A singing bird – reading leads to writing which leads to reading

Despite the best of intentions, I’ve strayed from the routine I’ve been nurturing. Actually, I did so intentionally. I have been wilful and made a fully intentional detour.

After all, life has to happen like that sometimes.

My life does, at least.

It only becomes an issue when the detour needs to come to an end. That’s where the best of intentions come into play. Detours and diversions can be so (let’s be honest) seductive.

This is a recurrent theme in my reflections. What I’ve realised is that I’ve arrived at a point where I need to take time to do what gives me joy if I’m going to stay focused on the other things. There might be joy in them, the other things, but … sometimes I need to be sure of some respite.

There is a Chinese proverb that I have always loved: Keep a green tree in your heart and perhaps a singing bird will come.

Keep a green tree in your heart and perhaps a singing bird will come
A thought to carry

I always think of the bird as joy and creative energy.

The joy of reading

Most of my life – day job, study, recreational time – revolves around words. As a rule, that works for me. I love what I do. Mostly.

There a moments, though, when my heart sinks. Just a little.

Another discussion about Oxford commas, anyone?

But words and everything that goes along with them are what makes my heart sing. Reading and books, word games and word play have been at the centre of my world. I can’t remember a time when I wasn’t a reader.

I’ve always loved putting words together. In my head if there’s been no paper or, in those early years of school – it was that long ago, a slate.

  • My great-grandmother, Old Nan, was legendary for wanting to read everything. She was voracious. I didn’t know her for very long. She was 97 when she died and I’m not sure I was even at school. But the memory of her – of her reading, along with the family stories – has stuck.
  • When my dad accidentally caught my arm with a cigarette as we walked along a crowded street he consoled me (not only by obviously being devastated that it had happened) with a wonderful book of poetry.* I remember choosing the book from the shelf in the bookshop, the shape of first poem (even though the exact words escape me now) and its illustration. It was about looking into a fire and seeing fairies dancing. I read and read that book. I loved it.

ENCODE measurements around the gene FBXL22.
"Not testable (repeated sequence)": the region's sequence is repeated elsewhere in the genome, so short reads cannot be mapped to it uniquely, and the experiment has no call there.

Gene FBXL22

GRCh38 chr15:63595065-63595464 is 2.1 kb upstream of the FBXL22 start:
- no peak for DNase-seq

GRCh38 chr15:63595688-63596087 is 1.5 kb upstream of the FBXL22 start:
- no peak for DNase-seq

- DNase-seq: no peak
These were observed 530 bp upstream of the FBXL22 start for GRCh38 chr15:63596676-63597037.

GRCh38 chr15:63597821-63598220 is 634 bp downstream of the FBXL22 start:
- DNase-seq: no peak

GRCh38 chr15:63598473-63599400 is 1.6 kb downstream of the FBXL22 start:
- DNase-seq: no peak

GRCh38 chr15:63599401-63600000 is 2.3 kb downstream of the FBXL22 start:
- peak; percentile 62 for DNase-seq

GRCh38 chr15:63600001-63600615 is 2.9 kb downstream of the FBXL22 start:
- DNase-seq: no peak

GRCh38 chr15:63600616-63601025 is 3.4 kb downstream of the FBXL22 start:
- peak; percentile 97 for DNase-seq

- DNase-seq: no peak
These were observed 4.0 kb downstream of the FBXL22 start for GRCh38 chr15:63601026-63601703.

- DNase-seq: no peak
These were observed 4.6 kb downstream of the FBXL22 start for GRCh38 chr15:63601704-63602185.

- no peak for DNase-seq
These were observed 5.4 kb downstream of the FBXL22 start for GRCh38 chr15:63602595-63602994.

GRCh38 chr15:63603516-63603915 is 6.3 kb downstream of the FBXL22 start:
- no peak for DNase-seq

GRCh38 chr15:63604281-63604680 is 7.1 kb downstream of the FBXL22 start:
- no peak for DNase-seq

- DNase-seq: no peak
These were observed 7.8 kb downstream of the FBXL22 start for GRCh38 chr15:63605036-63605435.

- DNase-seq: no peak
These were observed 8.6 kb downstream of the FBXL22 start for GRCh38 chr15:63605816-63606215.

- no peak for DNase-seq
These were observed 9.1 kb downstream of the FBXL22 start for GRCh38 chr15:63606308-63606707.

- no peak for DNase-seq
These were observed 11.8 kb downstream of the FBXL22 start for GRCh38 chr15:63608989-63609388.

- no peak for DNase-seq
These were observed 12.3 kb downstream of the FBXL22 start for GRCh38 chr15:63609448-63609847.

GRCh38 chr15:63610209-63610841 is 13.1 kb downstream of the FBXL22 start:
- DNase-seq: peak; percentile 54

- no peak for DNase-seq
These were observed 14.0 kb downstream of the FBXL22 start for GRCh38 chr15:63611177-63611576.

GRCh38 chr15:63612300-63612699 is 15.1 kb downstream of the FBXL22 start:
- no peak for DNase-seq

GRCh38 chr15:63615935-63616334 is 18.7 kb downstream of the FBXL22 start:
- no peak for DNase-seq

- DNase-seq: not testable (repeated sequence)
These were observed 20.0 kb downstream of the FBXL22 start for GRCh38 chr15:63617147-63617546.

• My prized possession as a child, lost when I left home, was a book of fairy tales. Each story had one illustration. The only story I didn’t read – because the picture featured a man pinned to a tree by a snake – was ‘Sinbad the Sailor’. The others I pretty much knew by heart.

So, I’ve always been a reader. Words have always been my thing.

I don’t have time for a bookclub and my solution is time out for a sizable detour. It’s an indulgence, if I’m to be honest, especially as far as time goes: the Perth Writers Festival.

Three days of listening to writers and readers. Three days of catching up with friends, some of whom I hardly ever see these days. With some it was a quick chat in queues – or in passing as we crossed paths in the race to the next session – and with others it was a lunch and conversations that peeled away the years in between meetings.

They were three days of knowing there was other stuff I should be doing but that I was doing what I needed to be doing.

I imagine this also explains why I went to PWF16 with a plan to attend poetry events and sessions but kept finding myself listening to people talk about writing crime stories.

Start of Australian Poets Festival: 9x5 The Big Read WA Poetry
Standing room only

I went to sessions that were packed. There was standing room only for some.

I caught some spoken word sessions that made my heart sing. I’ve heard about Barefaced Stories, so that session on the Friday night was always on my horizon. Sketch the Rhyme – freestyle rap meets Pictionary … What’s not to love?

Joy and effervescence

Amongst it all, I have made progress with my thesis.

I have clarified what I think needs to change with the shape and direction.

Reshaping the project continues to be confronting. That’s obviously the point. If I didn’t need to respond and make changes, I think pursuing the topic would be an empty activity. The changes come from making discoveries and deepening understandings.

It comes down to the words and, to be honest, the chase. Hunting down ideas is part of the game. It’s what I love about the process.

Along the way, I’m hoping to be more balanced and remember that joy in being a reader and a writer. It is being a reader and a writer that brought me to the project. I am staying alert to moments that fizz because ideas work and words are right.

I’m hoping for some of those moments while I’m drafting the next chapter and making ongoing revisions.

A moderate haul from the bookshop at the Perth Writers Festival 2016
In the wings

 

*I suspect I only felt its heat, not an actual burn. There was probably no real need for consolation…

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